Rev William John Burke’s work on Achill

Achill Mission

Set up by Rev Edward Nangle in 1831 in Dugort on land leased to him by the landlord of Achill, Richard O’Donnell. The Reverend’s main aim was to bring Christ and the Bible to the people of the Island. At the time there were a number of attempts to proselytisie people of rural Ireland especially in the West.  Dingle in Kerry and Achill were the two main areas as both places had suffered their share of poverty and disease, making them vulnerable and welcoming of any relief that came to them.

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Emily’s Father’s role in the mission

By the time Emily’s father arrived in 1845 the mission was well established;

At the time there was a need for relief from great poverty and education… By 1845 the Mission was thriving with the set up of schools, a church (St. Thomas’) a dispensary, orphan houses and training school. Footnote: Achill training school establishment situated at its Mweelin Settlement was originally formed to receive and train convert priests, but later was used to train scripture readers. Nangle has been instrumental in founding the Priest’s Protection Society, which aided converted priests…

Such a priest was Emily’s father. The Priests Protection Society was founded earlier that year to offer solace to convert clergymen like Rev. Burke. Converts known as Jumpers* were not tolerated by society in general at the time. Wherever he went in his native Galway he and his family were persecuted, which sometimes became physically violent. Now more than ever he and his family needed refuge as his wife was pregnant again. In October 1845 she gave birth to their son William Henry Emeris in Dublin.

In Dublin, the lady of tho Rev. William J. Burke of a son.

A month later in December 1845, Emily’s father arrived at the mission, he was made superintendent of the Reformed Priest Asylum. The country was in the grips of the famine and more and more people were availing of the charity provided by the missions.

Emily’s father was a great asset to the mission at the time. He was a fluent Irish speaker, putting him at an advantage to him to reach the wider community. He could also teach the Scriptures in English and Irish. Not only that he had an innate ability to preach and perhaps won many over through this. In later years when he did lecture tours of England he would draw audiences of hundreds. One newspaper article from 1868 reported that a crowd of 700 came to hear him speak. Like his daughter Emily he was fearless and would take his mission to the people, in the same 1868 lecture he told of bringing the Gospel to workers in the fields. The newspaper report below from 1846 tells of his early work as a missionary.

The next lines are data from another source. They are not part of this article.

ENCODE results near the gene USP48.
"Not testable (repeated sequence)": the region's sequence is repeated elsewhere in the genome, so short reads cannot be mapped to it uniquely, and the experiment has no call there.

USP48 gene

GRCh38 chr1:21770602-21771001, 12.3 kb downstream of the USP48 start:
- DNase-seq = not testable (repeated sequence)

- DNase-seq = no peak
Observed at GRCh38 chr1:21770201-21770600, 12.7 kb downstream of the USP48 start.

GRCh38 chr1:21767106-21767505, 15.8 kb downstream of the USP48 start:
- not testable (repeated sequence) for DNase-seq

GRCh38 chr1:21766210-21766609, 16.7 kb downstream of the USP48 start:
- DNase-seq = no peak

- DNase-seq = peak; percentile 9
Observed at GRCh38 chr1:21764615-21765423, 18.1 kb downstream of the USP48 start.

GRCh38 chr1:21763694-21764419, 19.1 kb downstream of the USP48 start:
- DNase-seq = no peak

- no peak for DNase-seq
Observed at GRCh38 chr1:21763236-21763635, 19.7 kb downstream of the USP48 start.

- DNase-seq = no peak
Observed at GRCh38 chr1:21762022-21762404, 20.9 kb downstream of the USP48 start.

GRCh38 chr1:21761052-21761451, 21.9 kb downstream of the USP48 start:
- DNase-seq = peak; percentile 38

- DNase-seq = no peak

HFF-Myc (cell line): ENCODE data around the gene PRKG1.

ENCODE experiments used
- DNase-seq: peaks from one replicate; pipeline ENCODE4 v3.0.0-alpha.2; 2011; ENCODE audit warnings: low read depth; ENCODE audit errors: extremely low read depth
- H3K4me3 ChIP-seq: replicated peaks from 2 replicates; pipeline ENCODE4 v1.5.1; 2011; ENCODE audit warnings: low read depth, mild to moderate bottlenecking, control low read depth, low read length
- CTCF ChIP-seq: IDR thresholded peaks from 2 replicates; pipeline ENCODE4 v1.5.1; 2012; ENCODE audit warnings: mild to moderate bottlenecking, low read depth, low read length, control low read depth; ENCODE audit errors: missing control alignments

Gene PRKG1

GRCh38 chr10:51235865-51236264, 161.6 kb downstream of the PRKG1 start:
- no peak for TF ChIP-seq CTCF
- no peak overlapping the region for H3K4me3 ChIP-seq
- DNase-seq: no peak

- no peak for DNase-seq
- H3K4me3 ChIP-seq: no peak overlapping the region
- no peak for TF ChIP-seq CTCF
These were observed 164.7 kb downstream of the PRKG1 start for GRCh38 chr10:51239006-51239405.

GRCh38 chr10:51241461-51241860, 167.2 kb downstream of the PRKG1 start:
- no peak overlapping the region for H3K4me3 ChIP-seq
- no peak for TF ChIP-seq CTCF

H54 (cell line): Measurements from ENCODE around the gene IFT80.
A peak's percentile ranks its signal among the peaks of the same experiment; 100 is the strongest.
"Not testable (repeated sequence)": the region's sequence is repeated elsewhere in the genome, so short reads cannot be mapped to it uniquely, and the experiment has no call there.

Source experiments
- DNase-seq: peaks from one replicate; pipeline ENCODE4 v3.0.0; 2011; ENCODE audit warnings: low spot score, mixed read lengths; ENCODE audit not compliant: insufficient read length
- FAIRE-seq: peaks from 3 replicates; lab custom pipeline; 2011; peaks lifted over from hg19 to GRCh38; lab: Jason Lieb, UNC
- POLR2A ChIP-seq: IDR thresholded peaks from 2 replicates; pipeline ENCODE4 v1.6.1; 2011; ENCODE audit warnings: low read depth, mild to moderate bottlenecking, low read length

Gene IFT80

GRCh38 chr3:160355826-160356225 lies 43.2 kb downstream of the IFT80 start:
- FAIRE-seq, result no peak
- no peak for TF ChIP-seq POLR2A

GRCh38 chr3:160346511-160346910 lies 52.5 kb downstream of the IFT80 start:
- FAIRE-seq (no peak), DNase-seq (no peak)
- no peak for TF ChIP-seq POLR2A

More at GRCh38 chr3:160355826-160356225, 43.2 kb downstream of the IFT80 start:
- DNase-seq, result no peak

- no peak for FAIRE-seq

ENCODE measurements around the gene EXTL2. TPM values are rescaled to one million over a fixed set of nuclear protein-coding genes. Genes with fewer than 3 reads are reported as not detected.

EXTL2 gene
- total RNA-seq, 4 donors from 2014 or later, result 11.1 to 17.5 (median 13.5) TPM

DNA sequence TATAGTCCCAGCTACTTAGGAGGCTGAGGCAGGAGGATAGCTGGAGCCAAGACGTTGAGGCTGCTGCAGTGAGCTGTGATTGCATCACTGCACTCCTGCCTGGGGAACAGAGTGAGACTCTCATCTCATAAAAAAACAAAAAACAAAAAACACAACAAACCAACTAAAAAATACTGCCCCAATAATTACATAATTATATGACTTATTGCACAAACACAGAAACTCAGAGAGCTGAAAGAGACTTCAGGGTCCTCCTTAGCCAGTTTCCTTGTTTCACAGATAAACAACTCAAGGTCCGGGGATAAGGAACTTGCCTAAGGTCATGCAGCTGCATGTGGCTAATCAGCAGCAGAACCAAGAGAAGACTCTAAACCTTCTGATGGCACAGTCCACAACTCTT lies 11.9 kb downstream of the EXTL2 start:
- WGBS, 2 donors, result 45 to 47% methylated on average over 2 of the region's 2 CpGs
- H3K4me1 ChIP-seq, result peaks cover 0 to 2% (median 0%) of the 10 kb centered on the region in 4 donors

We have been informed by competent authority that upwards of forty individuals renounced Popery, on the same day in the Missionary Church the Island of Achill, under the ministry the Rev. Edward Nangle, and the Rev. W. J. Burke, the later of whom was formerly a priest of the Church of Rome and connected with the Priest’s Protection Society of Ireland.

 Rev William John Burke remained on Achill till 1848, when he was transferred to nearby Ballycroy. Although he lived on the island a relatively short time, this connection was the reason that Emily came to make Achill her home over half a century later.

*Jumper springs from the Irish word iompaigh which translates as turn around – in this context it means to turn around from one religion to another. This knowledge was shared with my by local historian. John Twin McNamara. For the rest of his life Emily’s father was known as The Jumper Burke.

Special thanks;

John Twin McNamara, Achill historian who kind shared his knowledge with me.

Achill Missionary Herald May 1845
Moffitt, Miriam. Soupers & Jumpers: The Protestant Missions in Connemara, 1848-1937. Dublin: Nonsuch, 2008. P 11
06 November 1845 – Clare Journal, and Ennis Advertiser – Ennis, Clare
Belfast News-Letter 11 November 1845
Downpatrick Recorder 09 May 1846
McDonald, Theresa. Achill Island. Tullamore: I.A.S, 1997.P 143
The Reporter, June 20. P7
10 June 1848 – Dublin Evening Packet and Correspondent – Dublin, Dublin